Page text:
Teachers at Penrhos College in Como have embraced being in a Queensland fruit fly (Qfly) Quarantine Area, using it as a student learning exercise on destructive invasive pests.
The Department of Primary Industries and Regional Development is working to eradicate the pest following the detection of male Qfly in its surveillance traps in Como in May.
A Quarantine Area has been declared for Como and surrounding suburbs, incorporating the Penrhos campus.
Department biosecurity manager Rosalie McCauley said the College was setting a great example of how the local community can help with the eradication effort by complying with the quarantine restrictions.
“There are restrictions in place to stop the movement of fruit and vegetables outside of the Quarantine Area to make sure there is no chance of moving infested fruit and spreading Qfly,” Dr McCauley said.
“The movement restrictions and fruit disposal requirements will remain in place until at least November 2018.
“Fortunately we have not detected any further Qfly since May, but we need to stay vigilant as Qfly can breed over winter in citrus fruits.”
Dr McCauley said Penhros was implementing a number of initiatives to support the program that could be easily adopted by other local schools, businesses and residents.
“Penrhos is using a solarisation program to dispose properly of fruit, with dedicated bins lined with black bags, as part of the Quarantine Area guidelines,” she said.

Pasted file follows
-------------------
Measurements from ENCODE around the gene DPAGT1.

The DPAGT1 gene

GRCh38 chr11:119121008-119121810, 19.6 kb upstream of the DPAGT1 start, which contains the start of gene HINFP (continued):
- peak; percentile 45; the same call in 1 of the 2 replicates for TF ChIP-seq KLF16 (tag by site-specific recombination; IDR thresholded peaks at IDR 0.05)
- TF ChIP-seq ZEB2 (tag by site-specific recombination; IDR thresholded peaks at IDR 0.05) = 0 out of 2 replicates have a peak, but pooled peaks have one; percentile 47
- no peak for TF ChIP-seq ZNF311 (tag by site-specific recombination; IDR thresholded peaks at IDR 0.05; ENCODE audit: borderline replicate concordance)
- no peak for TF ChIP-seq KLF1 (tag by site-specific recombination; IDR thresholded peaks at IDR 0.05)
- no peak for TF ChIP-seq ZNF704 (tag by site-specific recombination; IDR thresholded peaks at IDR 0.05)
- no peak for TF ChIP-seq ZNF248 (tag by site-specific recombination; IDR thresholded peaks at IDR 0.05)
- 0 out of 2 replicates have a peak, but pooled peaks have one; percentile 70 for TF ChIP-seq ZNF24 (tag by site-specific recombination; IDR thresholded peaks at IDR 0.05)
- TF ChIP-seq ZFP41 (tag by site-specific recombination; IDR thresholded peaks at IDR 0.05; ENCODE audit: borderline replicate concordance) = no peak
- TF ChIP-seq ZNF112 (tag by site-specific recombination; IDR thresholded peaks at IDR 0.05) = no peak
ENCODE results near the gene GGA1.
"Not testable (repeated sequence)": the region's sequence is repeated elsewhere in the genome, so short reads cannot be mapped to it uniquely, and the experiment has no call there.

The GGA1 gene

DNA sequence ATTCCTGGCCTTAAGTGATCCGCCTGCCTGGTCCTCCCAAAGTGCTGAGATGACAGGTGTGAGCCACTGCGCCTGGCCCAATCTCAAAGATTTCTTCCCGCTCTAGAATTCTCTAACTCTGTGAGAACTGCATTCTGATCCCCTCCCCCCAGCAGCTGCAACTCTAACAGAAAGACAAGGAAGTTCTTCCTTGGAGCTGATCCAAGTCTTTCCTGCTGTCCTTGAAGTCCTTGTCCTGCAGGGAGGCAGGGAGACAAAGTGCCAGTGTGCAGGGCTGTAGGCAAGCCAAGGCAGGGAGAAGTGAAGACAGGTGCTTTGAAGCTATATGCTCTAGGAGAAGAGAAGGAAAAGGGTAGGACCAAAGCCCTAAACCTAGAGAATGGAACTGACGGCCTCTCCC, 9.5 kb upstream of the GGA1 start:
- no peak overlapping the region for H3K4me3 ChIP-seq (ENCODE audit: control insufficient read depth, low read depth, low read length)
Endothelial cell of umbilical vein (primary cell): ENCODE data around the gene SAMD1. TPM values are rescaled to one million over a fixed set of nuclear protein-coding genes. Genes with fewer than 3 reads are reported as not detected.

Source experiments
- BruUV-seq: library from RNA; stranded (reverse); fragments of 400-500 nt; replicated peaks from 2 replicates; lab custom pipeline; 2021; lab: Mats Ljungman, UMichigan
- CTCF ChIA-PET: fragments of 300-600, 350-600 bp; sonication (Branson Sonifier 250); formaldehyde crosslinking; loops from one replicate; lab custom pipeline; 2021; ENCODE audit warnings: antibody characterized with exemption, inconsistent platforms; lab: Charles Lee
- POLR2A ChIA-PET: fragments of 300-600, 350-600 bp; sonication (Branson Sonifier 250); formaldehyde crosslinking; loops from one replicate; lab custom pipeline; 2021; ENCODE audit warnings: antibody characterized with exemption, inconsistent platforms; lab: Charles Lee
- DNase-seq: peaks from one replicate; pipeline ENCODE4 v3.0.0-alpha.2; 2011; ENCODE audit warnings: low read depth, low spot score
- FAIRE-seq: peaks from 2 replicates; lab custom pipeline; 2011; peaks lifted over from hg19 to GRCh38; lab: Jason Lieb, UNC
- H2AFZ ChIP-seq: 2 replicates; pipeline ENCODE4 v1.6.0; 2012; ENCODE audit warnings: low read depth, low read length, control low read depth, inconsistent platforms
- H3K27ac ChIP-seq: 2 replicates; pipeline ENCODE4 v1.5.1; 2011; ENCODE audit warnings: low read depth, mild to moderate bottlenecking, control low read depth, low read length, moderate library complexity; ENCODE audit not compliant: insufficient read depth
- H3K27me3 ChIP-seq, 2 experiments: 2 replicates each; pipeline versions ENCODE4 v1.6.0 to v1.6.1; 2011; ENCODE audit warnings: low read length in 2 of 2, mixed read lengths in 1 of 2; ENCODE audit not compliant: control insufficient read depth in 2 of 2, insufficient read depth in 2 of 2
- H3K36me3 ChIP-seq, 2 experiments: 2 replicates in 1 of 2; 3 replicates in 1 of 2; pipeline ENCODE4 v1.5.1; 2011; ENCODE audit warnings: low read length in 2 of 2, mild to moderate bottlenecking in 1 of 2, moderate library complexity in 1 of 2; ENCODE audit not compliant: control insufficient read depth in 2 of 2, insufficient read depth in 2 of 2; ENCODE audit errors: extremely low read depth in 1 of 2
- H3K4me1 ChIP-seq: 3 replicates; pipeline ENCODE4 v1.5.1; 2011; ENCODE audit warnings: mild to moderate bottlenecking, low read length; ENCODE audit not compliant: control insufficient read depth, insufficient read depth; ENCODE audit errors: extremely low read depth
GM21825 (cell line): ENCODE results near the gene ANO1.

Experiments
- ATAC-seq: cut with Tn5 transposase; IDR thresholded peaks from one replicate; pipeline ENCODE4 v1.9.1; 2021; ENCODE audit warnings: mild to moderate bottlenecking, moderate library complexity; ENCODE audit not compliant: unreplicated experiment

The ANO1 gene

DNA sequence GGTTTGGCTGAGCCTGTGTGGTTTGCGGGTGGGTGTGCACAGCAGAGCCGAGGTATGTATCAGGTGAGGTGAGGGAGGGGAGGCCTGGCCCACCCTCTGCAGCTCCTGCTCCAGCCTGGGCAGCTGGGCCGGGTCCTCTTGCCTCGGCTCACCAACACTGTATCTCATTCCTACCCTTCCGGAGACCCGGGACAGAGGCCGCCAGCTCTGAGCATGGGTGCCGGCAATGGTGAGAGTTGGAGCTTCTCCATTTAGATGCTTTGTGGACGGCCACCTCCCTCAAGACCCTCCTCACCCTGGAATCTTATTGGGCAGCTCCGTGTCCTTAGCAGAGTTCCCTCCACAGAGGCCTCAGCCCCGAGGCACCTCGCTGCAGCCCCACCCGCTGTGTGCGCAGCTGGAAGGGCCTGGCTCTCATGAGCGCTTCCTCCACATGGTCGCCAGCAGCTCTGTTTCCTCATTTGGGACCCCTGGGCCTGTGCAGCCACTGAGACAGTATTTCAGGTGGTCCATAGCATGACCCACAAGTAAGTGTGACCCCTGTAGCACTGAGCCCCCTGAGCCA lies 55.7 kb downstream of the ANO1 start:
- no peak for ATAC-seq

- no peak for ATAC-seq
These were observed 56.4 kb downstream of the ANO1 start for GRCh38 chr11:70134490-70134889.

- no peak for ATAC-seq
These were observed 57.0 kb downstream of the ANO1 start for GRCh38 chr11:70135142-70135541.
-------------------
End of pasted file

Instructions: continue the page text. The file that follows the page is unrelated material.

“All fallen or unwanted fruit should be disposed of in a heavy-duty dark plastic bag, and placed in direct sunlight for at least three days to kill any potential larvae. There are also other options such as cooking and freezing.”
Dr McCauley said Penrhos was close to the original detection point and has fruit trees on the property. Department staff visited the school early in the eradication program.
“From day one, Penrhos has been wholly supportive of our program and are using it to teach students about the quarantine rules and eradication work,” Dr McCauley said.
“This has included regular spray baiting of citrus trees on the site, and working with the College’s groundskeeper to keep an eye out for evidence of fruit fly.
“Advice was also sent out to parents, very early in the campaign, that fruit brought to school for lunches could not be taken home.”
Dr McCauley said it was important the department and community continued to work together to protect WA’s valuable horticultural industries, and the quality of home grown fruit and vegetables.
“Community support for regular baiting of trees and surveillance is vital, and we thank Como residents who have enabled us to access to their properties on a regular basis,” she said.
“We encourage anyone who has received a letter from the department about baiting to get in touch with us as soon as possible so we can continue our work.”
You can check if you are within the Outbreak Zone and Quarantine Area on the department’s website agric.wa.gov.au/qflyupdate. Web pages also include more information on disposal and a full list of Qfly host fruit and vegetables.
Residents who suspect they have seen Qfly or have fruit that is not normally infested with fruit fly can call the department’s Pest and Disease Information Service on 9368 3080. Alternatively photos can be uploaded via the department’s MyPestGuideTM Reporter app (Google Play Store and Apple iTunes Store), or by email to email@example.com
Media contacts: Jodie Thomson, media liaison +61 (0)8 9368 3937